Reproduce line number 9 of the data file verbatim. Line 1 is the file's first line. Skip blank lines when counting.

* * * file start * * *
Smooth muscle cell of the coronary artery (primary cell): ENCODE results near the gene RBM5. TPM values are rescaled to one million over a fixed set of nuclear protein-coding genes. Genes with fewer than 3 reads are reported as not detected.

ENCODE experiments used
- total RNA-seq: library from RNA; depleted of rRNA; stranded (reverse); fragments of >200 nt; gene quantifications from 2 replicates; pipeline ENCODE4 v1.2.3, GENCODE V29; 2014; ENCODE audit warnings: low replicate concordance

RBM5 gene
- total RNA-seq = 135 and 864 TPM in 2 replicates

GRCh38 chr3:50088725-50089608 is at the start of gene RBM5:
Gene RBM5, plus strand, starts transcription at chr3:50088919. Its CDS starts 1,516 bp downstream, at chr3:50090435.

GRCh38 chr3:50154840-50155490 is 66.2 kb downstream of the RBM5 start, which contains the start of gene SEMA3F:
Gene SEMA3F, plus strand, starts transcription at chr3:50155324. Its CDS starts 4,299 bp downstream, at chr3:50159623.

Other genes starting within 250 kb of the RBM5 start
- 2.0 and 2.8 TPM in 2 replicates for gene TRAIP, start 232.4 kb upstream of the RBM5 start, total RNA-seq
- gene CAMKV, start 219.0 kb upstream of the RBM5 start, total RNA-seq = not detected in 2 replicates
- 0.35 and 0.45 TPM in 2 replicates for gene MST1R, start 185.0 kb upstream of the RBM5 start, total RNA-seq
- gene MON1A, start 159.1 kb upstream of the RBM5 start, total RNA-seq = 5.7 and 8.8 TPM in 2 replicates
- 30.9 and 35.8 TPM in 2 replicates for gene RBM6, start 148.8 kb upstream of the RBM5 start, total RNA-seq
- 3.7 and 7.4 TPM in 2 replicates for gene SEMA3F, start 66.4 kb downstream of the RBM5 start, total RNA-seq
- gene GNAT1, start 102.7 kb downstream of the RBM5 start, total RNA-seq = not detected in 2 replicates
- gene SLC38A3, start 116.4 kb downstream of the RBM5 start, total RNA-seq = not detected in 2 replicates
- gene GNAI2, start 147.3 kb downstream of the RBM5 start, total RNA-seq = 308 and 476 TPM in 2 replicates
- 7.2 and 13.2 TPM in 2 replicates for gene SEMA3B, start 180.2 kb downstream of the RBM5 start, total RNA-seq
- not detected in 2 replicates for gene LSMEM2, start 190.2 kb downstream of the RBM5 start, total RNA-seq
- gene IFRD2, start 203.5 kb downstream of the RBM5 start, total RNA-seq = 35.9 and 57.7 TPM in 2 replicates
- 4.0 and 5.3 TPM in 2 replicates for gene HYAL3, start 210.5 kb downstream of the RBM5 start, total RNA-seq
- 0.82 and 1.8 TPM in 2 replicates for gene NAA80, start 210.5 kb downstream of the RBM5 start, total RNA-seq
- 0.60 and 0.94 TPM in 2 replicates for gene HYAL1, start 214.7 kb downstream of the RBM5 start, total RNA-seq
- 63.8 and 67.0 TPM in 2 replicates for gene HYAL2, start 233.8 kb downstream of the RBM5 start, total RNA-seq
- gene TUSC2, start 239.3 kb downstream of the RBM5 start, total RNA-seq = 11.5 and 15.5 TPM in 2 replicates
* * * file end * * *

Gene SEMA3F, plus strand, starts transcription at chr3:50155324. Its CDS starts 4,299 bp downstream, at chr3:50159623.